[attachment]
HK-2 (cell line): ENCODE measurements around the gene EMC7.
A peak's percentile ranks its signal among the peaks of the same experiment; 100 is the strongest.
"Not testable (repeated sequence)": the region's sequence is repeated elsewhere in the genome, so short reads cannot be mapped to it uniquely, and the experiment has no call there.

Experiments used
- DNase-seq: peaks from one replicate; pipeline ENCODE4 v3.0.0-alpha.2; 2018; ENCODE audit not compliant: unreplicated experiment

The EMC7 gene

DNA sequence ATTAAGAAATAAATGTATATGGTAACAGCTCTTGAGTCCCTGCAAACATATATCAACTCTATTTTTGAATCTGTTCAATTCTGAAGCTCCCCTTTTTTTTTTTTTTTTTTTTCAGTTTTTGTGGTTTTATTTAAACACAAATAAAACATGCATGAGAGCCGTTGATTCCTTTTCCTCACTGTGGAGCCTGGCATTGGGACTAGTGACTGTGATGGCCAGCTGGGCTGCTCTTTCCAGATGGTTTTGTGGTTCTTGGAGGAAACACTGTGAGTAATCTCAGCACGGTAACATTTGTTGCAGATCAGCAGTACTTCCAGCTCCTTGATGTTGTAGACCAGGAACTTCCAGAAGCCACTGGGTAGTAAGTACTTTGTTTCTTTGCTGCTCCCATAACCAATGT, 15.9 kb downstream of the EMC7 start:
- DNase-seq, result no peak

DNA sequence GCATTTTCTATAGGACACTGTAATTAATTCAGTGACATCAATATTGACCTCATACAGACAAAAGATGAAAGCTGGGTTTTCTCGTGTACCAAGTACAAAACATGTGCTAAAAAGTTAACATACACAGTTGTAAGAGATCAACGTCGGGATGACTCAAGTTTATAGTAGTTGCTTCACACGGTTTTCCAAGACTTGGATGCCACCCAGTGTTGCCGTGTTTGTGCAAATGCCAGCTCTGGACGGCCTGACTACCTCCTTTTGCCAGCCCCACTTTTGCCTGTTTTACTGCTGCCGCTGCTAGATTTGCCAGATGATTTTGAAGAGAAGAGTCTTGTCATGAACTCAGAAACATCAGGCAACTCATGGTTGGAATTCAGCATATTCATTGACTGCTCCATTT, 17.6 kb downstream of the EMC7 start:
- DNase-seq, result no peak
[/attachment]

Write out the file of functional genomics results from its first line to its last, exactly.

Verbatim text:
HK-2 (cell line): ENCODE measurements around the gene EMC7.
A peak's percentile ranks its signal among the peaks of the same experiment; 100 is the strongest.
"Not testable (repeated sequence)": the region's sequence is repeated elsewhere in the genome, so short reads cannot be mapped to it uniquely, and the experiment has no call there.

Experiments used
- DNase-seq: peaks from one replicate; pipeline ENCODE4 v3.0.0-alpha.2; 2018; ENCODE audit not compliant: unreplicated experiment

The EMC7 gene

DNA sequence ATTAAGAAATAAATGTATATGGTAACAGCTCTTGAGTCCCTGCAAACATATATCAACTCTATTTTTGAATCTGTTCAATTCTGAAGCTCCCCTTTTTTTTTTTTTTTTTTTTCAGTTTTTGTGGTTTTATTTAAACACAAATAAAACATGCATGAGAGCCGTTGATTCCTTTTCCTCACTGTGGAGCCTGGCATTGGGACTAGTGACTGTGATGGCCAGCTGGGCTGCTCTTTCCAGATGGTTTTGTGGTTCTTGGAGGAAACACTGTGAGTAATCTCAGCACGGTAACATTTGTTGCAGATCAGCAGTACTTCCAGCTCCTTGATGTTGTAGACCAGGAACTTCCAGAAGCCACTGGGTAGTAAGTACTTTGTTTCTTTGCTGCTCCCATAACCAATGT, 15.9 kb downstream of the EMC7 start:
- DNase-seq, result no peak

DNA sequence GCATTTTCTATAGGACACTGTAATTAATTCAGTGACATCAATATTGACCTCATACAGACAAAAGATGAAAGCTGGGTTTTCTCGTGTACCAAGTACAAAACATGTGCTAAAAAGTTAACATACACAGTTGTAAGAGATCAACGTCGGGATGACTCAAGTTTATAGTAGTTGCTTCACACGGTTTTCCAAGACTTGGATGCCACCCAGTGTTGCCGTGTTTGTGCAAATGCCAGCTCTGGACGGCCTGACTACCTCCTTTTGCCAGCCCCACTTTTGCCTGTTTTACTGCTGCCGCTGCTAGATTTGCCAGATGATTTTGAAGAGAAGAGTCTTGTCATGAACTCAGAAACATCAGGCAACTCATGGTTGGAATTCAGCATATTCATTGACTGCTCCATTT, 17.6 kb downstream of the EMC7 start:
- DNase-seq, result no peak